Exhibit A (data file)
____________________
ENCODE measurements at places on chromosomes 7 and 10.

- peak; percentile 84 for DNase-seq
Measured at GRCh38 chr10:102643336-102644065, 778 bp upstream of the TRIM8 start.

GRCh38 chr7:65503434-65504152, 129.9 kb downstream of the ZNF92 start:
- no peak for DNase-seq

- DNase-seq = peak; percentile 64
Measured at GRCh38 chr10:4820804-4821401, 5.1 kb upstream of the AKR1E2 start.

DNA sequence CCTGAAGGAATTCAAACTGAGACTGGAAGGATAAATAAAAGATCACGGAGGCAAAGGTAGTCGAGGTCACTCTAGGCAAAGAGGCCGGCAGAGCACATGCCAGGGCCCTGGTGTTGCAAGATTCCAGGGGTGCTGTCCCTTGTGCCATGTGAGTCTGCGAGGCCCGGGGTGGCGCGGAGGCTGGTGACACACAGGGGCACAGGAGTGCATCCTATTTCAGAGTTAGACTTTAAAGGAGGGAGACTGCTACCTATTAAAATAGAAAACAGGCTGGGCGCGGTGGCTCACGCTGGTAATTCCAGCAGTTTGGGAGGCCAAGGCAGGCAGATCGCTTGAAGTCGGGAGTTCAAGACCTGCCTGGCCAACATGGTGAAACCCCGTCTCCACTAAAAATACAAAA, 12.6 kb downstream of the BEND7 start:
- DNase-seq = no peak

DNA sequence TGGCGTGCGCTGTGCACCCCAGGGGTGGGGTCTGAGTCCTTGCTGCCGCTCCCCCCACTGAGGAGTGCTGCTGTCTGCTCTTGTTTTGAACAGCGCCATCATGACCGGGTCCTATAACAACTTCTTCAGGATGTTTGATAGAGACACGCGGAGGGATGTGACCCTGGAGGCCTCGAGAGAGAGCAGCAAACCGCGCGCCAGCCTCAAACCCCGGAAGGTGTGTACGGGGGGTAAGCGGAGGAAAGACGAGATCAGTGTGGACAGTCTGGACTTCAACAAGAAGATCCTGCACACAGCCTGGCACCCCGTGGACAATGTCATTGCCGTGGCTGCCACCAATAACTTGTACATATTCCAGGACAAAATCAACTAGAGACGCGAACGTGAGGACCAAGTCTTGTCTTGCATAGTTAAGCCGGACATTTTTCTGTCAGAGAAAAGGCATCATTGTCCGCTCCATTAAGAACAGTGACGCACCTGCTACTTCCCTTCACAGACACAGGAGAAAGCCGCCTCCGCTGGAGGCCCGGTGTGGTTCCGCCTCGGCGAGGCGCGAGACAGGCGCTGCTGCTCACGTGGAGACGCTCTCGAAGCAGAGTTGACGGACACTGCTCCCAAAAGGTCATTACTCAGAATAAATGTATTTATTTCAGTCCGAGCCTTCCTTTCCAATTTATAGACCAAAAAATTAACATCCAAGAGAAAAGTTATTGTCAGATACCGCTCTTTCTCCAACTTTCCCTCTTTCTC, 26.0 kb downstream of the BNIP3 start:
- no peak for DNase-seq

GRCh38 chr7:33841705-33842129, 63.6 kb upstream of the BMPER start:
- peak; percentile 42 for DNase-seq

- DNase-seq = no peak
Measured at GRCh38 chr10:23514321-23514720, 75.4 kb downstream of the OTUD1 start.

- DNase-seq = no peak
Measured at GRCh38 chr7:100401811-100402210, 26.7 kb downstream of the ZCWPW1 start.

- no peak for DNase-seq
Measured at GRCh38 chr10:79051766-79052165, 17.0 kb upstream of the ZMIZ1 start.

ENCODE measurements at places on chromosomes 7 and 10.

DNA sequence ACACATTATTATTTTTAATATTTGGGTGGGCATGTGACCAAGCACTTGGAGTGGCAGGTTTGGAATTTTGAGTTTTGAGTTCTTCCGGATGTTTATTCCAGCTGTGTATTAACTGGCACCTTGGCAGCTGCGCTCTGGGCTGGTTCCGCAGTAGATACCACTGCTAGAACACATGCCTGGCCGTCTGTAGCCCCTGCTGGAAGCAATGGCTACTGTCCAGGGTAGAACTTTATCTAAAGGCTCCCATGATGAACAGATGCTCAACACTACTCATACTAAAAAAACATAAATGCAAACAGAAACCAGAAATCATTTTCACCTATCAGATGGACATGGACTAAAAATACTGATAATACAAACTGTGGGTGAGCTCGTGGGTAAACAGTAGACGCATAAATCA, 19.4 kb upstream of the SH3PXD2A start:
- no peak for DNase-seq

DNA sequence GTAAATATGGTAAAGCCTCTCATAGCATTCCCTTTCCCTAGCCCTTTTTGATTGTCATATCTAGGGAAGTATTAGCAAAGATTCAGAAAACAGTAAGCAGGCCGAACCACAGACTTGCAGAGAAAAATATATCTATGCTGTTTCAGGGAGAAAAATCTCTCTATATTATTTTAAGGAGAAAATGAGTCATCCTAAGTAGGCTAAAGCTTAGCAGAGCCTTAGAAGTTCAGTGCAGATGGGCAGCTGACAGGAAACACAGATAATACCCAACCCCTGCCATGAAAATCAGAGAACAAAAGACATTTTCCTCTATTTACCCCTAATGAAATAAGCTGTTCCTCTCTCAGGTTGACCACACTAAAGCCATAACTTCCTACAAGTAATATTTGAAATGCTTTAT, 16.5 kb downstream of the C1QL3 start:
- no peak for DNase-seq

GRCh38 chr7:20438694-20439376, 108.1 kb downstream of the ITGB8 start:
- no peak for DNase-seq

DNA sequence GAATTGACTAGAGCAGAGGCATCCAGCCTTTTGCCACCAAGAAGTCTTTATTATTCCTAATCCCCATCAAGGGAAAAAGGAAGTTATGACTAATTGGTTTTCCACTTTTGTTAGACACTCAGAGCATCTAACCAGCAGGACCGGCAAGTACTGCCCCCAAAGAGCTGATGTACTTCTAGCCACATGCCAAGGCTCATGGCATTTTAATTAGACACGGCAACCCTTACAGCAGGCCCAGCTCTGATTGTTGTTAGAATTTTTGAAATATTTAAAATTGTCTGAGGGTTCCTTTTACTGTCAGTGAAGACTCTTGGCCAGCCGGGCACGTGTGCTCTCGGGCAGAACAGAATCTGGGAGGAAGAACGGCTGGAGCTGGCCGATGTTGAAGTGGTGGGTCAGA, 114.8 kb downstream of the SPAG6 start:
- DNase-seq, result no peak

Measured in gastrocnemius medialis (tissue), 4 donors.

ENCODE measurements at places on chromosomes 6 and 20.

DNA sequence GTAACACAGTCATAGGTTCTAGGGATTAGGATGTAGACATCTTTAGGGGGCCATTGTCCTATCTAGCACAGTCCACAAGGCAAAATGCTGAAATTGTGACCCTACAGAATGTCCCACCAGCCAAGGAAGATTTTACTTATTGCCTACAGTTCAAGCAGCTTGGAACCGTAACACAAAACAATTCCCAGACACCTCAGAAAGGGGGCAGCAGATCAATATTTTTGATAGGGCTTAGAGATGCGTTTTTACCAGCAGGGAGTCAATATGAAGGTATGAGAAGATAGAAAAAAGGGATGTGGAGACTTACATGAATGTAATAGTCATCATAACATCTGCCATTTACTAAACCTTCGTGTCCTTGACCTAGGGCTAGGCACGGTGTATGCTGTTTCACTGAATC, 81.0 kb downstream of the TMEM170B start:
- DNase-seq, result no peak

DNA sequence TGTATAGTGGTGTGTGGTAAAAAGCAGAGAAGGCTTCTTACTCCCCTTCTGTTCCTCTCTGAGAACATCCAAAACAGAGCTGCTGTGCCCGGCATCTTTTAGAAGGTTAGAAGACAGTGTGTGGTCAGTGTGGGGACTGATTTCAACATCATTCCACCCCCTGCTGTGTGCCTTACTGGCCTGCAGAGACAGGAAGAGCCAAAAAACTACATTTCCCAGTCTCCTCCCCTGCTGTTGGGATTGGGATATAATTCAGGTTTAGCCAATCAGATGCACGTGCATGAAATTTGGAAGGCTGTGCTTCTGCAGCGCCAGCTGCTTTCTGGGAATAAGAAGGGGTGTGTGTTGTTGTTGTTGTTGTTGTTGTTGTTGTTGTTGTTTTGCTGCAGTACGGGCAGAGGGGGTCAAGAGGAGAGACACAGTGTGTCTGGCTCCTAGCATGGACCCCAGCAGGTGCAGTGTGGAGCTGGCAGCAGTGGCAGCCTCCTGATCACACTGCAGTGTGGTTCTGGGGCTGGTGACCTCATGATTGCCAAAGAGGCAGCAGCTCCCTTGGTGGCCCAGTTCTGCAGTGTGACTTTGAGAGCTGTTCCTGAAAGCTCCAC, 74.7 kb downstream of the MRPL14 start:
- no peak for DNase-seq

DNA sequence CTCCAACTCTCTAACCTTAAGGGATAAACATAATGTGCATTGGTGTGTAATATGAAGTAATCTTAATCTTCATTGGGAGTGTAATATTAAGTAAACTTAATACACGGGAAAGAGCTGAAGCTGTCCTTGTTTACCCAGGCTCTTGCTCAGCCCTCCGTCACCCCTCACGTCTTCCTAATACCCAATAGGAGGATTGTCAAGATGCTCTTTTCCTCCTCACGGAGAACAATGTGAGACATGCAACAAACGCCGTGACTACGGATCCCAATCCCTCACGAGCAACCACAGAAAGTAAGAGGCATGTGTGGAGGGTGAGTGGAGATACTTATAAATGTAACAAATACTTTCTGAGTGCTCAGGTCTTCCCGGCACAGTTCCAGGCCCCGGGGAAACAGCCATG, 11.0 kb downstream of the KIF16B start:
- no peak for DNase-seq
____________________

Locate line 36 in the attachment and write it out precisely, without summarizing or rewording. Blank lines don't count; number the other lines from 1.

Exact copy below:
- no peak for DNase-seq